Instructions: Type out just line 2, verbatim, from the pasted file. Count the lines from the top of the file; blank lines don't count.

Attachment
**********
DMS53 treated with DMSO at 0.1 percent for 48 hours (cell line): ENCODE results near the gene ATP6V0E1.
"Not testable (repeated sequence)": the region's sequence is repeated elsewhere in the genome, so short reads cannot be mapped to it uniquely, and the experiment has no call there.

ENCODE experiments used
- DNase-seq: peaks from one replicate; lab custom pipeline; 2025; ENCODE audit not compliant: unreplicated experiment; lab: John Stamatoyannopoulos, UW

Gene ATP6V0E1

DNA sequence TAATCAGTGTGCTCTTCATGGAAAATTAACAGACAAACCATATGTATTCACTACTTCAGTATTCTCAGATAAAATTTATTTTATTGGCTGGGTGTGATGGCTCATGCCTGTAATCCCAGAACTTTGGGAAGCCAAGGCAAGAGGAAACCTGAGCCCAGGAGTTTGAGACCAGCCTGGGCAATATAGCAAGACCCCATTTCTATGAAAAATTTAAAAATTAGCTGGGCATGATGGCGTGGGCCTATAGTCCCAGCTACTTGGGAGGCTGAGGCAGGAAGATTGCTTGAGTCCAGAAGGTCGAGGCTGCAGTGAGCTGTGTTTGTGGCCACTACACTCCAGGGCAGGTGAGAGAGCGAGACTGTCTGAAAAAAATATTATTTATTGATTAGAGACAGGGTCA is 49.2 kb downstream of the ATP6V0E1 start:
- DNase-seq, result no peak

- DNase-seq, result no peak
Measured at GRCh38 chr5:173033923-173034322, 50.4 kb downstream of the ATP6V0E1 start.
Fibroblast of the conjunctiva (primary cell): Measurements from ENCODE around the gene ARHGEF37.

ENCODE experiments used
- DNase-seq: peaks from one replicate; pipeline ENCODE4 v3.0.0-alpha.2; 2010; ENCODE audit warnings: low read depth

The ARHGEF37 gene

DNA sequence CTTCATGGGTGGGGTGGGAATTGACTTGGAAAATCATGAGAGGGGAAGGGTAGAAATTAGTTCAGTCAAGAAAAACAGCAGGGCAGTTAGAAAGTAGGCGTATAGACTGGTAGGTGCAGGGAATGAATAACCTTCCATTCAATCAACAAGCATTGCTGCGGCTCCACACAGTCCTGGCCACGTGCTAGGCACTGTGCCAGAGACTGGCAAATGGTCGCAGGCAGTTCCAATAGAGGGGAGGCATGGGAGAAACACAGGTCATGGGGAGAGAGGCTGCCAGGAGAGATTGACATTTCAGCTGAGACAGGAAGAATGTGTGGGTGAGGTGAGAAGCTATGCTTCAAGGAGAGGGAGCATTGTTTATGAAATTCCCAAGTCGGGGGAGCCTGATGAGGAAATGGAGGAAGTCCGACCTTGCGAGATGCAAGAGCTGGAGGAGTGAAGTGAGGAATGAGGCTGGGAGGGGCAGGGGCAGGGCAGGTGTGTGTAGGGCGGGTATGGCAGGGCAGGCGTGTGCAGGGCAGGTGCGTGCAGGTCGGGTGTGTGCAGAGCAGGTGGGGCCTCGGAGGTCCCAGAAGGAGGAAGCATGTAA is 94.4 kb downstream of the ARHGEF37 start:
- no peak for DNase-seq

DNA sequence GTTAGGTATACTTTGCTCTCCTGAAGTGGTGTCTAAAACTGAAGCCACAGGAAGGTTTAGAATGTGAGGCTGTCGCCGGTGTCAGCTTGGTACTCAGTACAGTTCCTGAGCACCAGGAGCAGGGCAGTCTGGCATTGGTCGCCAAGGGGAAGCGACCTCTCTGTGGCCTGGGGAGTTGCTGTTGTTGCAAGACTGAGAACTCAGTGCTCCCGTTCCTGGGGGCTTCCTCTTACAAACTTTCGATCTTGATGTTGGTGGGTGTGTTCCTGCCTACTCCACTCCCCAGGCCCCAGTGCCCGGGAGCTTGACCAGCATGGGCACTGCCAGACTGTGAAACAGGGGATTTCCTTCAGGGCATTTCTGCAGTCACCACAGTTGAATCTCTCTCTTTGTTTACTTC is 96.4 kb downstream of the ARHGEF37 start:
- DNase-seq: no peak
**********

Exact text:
"Not testable (repeated sequence)": the region's sequence is repeated elsewhere in the genome, so short reads cannot be mapped to it uniquely, and the experiment has no call there.